On the other hand, while smelling the original Borotalcum perfume, I whished with my eyes closed that my grand-grand-grand-grandchildren, whom I will never meet, keep the tradition of having a blue bottle of Borotalco-whatever in their bathrooms if it smells the same.

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Iridescence of a past – I call it L’Osmotheque’s magic suitcase: the historic formulas prepared to be discovered, explored and revisited anywhere.


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On Friday, the second day of Esxence, Saskia Wilson Brown, the Director of The Institute for Art and Olfaction, together with Spyros Drosopulos and Chi Wai Tang as judges, announced AOL Awards finalists 2023 in juried categories.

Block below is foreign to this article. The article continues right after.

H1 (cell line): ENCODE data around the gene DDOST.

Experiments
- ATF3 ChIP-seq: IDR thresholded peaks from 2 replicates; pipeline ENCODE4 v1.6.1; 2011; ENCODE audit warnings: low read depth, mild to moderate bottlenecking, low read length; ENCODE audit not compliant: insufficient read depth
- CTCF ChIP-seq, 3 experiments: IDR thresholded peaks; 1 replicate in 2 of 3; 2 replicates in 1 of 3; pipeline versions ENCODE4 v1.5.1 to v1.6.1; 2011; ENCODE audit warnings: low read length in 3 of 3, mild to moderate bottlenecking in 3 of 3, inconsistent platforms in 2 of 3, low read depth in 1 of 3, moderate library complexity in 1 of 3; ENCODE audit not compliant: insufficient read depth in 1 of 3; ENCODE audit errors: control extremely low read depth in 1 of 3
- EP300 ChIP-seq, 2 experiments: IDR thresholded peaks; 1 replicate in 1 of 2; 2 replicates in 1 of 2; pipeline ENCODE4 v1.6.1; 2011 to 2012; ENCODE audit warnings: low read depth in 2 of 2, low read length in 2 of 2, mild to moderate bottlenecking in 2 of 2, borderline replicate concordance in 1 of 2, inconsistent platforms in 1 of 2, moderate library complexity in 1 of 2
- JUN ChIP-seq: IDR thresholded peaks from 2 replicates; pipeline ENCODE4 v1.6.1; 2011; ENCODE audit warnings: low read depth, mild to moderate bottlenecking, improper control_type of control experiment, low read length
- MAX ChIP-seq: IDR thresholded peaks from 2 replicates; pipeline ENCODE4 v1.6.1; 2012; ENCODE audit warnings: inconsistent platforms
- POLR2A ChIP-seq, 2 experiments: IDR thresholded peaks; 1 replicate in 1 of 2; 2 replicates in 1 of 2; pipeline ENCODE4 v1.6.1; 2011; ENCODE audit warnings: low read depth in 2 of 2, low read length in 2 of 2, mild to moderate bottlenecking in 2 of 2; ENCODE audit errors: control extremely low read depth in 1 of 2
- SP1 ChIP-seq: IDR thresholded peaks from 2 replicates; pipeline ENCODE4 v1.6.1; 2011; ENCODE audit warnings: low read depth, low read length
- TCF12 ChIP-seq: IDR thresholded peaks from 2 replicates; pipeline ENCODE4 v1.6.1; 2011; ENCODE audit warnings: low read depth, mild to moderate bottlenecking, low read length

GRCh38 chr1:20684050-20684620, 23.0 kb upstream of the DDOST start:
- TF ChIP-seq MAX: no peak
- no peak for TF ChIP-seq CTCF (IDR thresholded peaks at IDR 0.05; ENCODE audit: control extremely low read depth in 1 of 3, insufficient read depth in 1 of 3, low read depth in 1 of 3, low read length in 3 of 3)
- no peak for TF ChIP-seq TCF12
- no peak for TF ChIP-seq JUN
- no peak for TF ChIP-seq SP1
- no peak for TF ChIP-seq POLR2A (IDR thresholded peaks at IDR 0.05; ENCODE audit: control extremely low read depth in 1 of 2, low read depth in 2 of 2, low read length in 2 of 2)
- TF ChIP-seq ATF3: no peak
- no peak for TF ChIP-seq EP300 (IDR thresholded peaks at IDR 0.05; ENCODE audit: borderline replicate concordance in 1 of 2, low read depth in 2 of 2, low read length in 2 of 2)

I am very glad that this year’s announcement included honourable mentions, because it gave welcomed visibility to perfumes, and a push for the mentioned brands. It also provided more quality information for perfume lovers.

From 50% more finalists and two winners per independent and artisan category in 2022., to this year “almost a subcategory” in a form of honourable mention of noticed creations that did not make it to finals, each year the announcements bring a slight shift.
I see that as a part of AOL Awards’ open and flexible character, and a specific manifestation of iridescence appearing each time the light is cast over the successful creations.

However, I regret that the opportunity of smelling the perfumes made by small independent and artisan brands, especially those outside of Europe, wasn’t a part of the program.

Having in mind that AOL Awards are global and that each part of the fascinatingly prolific organism called independent and artisanal perfumery starts small and is often on limited resources, I wish the colleagues and professionals present on Esxence 2023 didn’t miss the opportunity to smell those that are great enough to make it to the finals, but – quite understandably – could not make it to Milano.